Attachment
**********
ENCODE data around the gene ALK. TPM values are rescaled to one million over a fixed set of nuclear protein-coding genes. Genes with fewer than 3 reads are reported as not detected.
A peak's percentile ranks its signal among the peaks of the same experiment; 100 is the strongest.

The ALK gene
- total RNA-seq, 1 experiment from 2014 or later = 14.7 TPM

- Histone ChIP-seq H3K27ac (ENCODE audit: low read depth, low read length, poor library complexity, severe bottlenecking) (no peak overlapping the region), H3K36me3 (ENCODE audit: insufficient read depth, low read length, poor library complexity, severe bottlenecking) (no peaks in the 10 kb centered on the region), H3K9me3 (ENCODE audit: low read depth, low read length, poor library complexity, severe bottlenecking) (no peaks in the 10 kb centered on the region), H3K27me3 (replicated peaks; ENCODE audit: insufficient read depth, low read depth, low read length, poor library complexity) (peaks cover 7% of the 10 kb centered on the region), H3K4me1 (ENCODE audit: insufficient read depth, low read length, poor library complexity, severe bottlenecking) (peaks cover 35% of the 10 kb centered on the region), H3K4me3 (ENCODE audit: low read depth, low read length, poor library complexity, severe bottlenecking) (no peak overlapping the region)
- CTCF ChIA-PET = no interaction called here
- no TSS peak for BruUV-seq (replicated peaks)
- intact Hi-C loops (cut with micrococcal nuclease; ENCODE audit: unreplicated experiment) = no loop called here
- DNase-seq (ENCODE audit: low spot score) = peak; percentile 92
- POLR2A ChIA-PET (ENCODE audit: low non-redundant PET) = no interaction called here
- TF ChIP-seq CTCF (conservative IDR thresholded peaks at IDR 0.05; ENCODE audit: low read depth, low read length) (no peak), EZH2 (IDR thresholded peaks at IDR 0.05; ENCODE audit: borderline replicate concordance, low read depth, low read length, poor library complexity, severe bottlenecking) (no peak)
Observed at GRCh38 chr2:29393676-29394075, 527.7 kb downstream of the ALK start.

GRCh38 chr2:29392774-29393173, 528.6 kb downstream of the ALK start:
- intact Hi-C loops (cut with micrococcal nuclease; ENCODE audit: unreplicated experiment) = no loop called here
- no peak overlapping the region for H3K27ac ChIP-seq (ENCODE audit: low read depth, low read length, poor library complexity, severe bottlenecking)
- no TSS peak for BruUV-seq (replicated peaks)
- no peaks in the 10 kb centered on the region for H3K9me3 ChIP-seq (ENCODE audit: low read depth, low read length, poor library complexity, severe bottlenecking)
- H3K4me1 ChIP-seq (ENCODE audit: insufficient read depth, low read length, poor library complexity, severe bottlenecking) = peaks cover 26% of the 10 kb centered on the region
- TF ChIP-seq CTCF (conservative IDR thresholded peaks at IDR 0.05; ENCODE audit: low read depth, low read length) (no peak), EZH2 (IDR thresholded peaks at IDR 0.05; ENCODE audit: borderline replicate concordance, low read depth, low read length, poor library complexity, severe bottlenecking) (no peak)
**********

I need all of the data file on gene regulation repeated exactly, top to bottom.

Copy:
ENCODE data around the gene ALK. TPM values are rescaled to one million over a fixed set of nuclear protein-coding genes. Genes with fewer than 3 reads are reported as not detected.
A peak's percentile ranks its signal among the peaks of the same experiment; 100 is the strongest.

The ALK gene
- total RNA-seq, 1 experiment from 2014 or later = 14.7 TPM

- Histone ChIP-seq H3K27ac (ENCODE audit: low read depth, low read length, poor library complexity, severe bottlenecking) (no peak overlapping the region), H3K36me3 (ENCODE audit: insufficient read depth, low read length, poor library complexity, severe bottlenecking) (no peaks in the 10 kb centered on the region), H3K9me3 (ENCODE audit: low read depth, low read length, poor library complexity, severe bottlenecking) (no peaks in the 10 kb centered on the region), H3K27me3 (replicated peaks; ENCODE audit: insufficient read depth, low read depth, low read length, poor library complexity) (peaks cover 7% of the 10 kb centered on the region), H3K4me1 (ENCODE audit: insufficient read depth, low read length, poor library complexity, severe bottlenecking) (peaks cover 35% of the 10 kb centered on the region), H3K4me3 (ENCODE audit: low read depth, low read length, poor library complexity, severe bottlenecking) (no peak overlapping the region)
- CTCF ChIA-PET = no interaction called here
- no TSS peak for BruUV-seq (replicated peaks)
- intact Hi-C loops (cut with micrococcal nuclease; ENCODE audit: unreplicated experiment) = no loop called here
- DNase-seq (ENCODE audit: low spot score) = peak; percentile 92
- POLR2A ChIA-PET (ENCODE audit: low non-redundant PET) = no interaction called here
- TF ChIP-seq CTCF (conservative IDR thresholded peaks at IDR 0.05; ENCODE audit: low read depth, low read length) (no peak), EZH2 (IDR thresholded peaks at IDR 0.05; ENCODE audit: borderline replicate concordance, low read depth, low read length, poor library complexity, severe bottlenecking) (no peak)
Observed at GRCh38 chr2:29393676-29394075, 527.7 kb downstream of the ALK start.

GRCh38 chr2:29392774-29393173, 528.6 kb downstream of the ALK start:
- intact Hi-C loops (cut with micrococcal nuclease; ENCODE audit: unreplicated experiment) = no loop called here
- no peak overlapping the region for H3K27ac ChIP-seq (ENCODE audit: low read depth, low read length, poor library complexity, severe bottlenecking)
- no TSS peak for BruUV-seq (replicated peaks)
- no peaks in the 10 kb centered on the region for H3K9me3 ChIP-seq (ENCODE audit: low read depth, low read length, poor library complexity, severe bottlenecking)
- H3K4me1 ChIP-seq (ENCODE audit: insufficient read depth, low read length, poor library complexity, severe bottlenecking) = peaks cover 26% of the 10 kb centered on the region
- TF ChIP-seq CTCF (conservative IDR thresholded peaks at IDR 0.05; ENCODE audit: low read depth, low read length) (no peak), EZH2 (IDR thresholded peaks at IDR 0.05; ENCODE audit: borderline replicate concordance, low read depth, low read length, poor library complexity, severe bottlenecking) (no peak)